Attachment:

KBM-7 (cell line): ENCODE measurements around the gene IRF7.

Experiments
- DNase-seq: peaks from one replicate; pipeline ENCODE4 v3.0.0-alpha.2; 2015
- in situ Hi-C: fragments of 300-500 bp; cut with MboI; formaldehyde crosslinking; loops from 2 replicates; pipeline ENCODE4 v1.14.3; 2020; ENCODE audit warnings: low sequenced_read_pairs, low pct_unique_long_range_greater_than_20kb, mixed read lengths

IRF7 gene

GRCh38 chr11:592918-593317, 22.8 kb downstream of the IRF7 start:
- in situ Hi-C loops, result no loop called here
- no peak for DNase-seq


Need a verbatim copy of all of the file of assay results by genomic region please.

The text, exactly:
KBM-7 (cell line): ENCODE measurements around the gene IRF7.

Experiments
- DNase-seq: peaks from one replicate; pipeline ENCODE4 v3.0.0-alpha.2; 2015
- in situ Hi-C: fragments of 300-500 bp; cut with MboI; formaldehyde crosslinking; loops from 2 replicates; pipeline ENCODE4 v1.14.3; 2020; ENCODE audit warnings: low sequenced_read_pairs, low pct_unique_long_range_greater_than_20kb, mixed read lengths

IRF7 gene

GRCh38 chr11:592918-593317, 22.8 kb downstream of the IRF7 start:
- in situ Hi-C loops, result no loop called here
- no peak for DNase-seq